Postdoctoral Researcher Brennen Fagan compares and contrasts different approaches to the problem that history happens only once.
History is perhaps unsurprisingly controversial, especially recent history. Elections are one good example and it is common to hear about election post-mortems from or about the losing party (e.g. Bacon, 2021). These sorts of exercises are often thought experiments made to better understand events and a situation, but even the act of thinking about these thought experiments can be controversial in history. This topic of historical contingency is present in many disciplines. In history, the topic is usually counterfactual history. In biology, I have come across it as priority effects and historical contingency. The central premise is fairly simple. Since time only flows in one direction for us and we only have one realisation of it, how are we to judge alternative realisations? Can such alternative realisations help us to better understand the realisation that actually occurred?
Now, as a matter of full disclosure, I should note that I am a mathematician by training. My PhD looked at mathematical modelling of historical data. My colleagues (which include historians) and I published a paper on the usage of bootstrapping to make counterfactual Battles of Britain (Fagan et al., 2020) and managed to get a fair amount of media response (and associated comment sections) (e.g. Pinkstone, 2020). By background, I am firmly on the side of “counterfactuals are useful tools if used precisely”. This is a deep topic in each field that thinks about it, and I have tried to give a quick survey below.
Different disciplines struggle with these historical contingency in different ways, largely due to how reproducible their experiments are. When there is no potential for divergent variation, think simple local kinematics experiments like rolling a ball down a ramp, there is no problem; every “alternative” is the same. At the other end, when every "experiment" is unique it quickly becomes hard if not impossible to consider alternative results.
Consider bowling: modelling the return of the bowling balls is an extremely deterministic process. Modelling the movement of the bowling balls down a lane has a bit more variation, but has general rules that we can use to understand it, such as the gutters. Modelling any individual person, however, becomes extremely specific. While there are general rules we could use to understand people’s behaviour, each person behaves in a fairly unique and very historically contingent fashion. Image credit: Public Domain from Wikimedia Commons.
Community ecology has a bit of a history with this problem. Consider a pool of species which can invade a given environment. Does the order of their arrival matter for the “final” community? The answer is sometimes, and this gets into the problem of priority effects, which has been foundational for researchers like Fukami. From a practical side, one might reasonably find that the environment fully determines the final community. There might be some variation here or there in the order of migrants, but the final community matches the environment perfectly, an idea that Fukami states stems back to Clements’s 1916 piece on Plant Succession and Clements’s discussion of a climax community (Fukami 2010, page 47).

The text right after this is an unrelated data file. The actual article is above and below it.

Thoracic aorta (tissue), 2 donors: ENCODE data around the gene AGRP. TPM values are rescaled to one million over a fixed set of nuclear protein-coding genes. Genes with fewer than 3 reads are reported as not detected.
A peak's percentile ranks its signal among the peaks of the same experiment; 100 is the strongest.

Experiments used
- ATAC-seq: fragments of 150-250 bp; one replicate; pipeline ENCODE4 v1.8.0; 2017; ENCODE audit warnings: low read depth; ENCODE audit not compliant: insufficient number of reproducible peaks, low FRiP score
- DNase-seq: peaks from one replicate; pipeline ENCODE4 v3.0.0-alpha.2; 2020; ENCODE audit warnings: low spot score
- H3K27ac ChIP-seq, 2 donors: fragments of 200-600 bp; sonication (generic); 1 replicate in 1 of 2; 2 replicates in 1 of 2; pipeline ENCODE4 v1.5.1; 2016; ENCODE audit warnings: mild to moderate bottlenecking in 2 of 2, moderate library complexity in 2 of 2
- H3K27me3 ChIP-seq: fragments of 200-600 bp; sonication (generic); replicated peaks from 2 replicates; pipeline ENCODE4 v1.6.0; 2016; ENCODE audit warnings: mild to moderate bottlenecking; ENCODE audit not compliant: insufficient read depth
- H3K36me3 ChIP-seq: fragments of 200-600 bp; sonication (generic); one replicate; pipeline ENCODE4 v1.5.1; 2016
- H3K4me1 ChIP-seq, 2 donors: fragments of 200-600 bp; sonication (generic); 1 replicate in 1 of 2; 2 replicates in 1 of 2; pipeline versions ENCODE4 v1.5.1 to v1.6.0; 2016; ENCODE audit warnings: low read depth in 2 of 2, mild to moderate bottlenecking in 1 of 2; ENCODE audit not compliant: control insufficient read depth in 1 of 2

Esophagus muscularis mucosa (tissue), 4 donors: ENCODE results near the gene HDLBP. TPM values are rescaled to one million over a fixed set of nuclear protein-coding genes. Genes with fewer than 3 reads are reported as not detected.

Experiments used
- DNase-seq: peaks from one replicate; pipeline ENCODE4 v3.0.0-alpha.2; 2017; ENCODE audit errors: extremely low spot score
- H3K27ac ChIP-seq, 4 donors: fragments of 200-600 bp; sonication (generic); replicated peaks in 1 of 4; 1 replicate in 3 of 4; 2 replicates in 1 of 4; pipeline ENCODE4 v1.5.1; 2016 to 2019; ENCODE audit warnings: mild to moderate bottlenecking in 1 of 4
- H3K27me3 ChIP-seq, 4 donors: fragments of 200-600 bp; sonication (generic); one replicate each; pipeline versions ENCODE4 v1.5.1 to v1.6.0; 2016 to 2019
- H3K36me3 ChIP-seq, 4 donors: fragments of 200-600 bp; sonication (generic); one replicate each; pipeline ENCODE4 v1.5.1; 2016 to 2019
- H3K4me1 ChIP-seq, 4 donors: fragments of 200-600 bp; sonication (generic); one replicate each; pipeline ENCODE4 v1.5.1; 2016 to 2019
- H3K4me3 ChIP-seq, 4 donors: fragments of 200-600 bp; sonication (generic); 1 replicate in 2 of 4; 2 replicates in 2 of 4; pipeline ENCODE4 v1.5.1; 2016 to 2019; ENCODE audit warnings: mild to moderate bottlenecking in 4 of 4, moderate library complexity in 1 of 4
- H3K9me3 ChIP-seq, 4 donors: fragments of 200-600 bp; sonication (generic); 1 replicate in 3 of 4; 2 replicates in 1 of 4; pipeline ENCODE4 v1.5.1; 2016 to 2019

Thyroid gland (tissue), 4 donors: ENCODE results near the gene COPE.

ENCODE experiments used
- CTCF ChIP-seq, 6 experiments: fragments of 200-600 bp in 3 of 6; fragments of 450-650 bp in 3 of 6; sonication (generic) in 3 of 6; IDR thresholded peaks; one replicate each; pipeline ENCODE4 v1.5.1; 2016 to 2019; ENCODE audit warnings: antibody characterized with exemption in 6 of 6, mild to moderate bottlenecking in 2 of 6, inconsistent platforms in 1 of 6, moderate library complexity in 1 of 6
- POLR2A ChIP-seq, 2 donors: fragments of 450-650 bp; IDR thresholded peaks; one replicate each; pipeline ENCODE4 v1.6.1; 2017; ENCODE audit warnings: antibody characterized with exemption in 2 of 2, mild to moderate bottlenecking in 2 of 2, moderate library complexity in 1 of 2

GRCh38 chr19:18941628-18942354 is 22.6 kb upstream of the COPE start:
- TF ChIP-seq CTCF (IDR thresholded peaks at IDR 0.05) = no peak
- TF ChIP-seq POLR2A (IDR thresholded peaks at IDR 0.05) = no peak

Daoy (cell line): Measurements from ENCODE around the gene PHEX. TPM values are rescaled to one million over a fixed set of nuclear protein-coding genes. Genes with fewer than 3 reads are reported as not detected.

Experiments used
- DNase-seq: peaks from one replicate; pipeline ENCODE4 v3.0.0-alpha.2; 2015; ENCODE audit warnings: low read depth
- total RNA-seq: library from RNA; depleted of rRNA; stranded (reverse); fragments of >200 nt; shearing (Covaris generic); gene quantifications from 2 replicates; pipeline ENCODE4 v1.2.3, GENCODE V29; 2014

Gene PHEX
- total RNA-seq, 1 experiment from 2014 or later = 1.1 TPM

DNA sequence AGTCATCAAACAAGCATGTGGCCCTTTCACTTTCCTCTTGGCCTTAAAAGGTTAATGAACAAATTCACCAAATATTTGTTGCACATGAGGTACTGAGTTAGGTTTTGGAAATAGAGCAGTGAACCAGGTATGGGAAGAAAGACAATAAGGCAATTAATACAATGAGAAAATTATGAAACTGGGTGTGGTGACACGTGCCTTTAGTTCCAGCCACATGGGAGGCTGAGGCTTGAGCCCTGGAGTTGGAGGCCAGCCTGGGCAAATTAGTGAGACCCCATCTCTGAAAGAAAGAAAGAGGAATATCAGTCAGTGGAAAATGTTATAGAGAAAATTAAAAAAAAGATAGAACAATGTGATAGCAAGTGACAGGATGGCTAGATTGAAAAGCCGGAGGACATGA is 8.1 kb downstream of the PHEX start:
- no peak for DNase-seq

On the other hand, consider a neutral theory of community assembly, where each species, perhaps of a given trophic level, is effectively interchangeable while still being separate species. Clearly there must be some structure to this community, e.g. no primary consumers without producers, but the order of arrival and the ability to competitively exclude (or otherwise prevent new arrivals from getting a foothold) becomes crucial to the final community. This results in multiple possible realities or stable communities separate mostly through random chance. (Fukami refers to Lewontin’s 1969 piece on stability as the standard citation (2010, page 47).) Both types of systems (and even systems that lack a final community entirely) can be explored theoretically using models of community assembly (e.g. Law and Morton, 1996; Morton and Law, 1997; Coyte et al., 2021). There is also reason to believe that there are both historically contingent and deterministic communities on some form of spectrum. Chase has argued for both using, for example, data on ponds to argue for multiple alternative stable communities (Chase, 2003). On the other hand, research done by Coyte and colleagues found that assembly of preterm infant dental microbiota communities was highly deterministic and explicitly constructed a theoretical assembly system to study how such determinism could be achieved (Coyte et al., 2021).
History intrinsically is about the study of experiments that only happened once, albeit in a comparative light. Much of the focus is on establishing what the ground truth is followed by comparison (history “rhymes”) and causality. Counterfactual analysis is not generally considered an acceptable tool in this field. For example, Evans has discussed extensively some of the flaws of counterfactual analysis in history, including the tendency of some users of the technique to introduce chance everywhere or to make utopias or dystopias as fits their wants (Evans, 2016). Indeed, introducing even a small amount of “natural” chance can have apparently big changes.
Borrowing from work done on bootstrapping the Battle of Britain, we can consider pilot populations if we were to resample daily losses with replacements (see Fagan et al. 2020 for details). The x-axis is days since the Battle of Britain simulations began and the y-axis is the adjusted number of pilots (to account for differences in training) with each transparent line an individual simulation. One problem with counterfactuality is that even in this restrained case we can see the overall variation in populations grow. This occurs due to both the day-to-day variation and the accumulation of this variation, resulting in large differences even when just considering the actual data. Of course, this does not address whether these differences on their own are large enough to change the course of the Battle.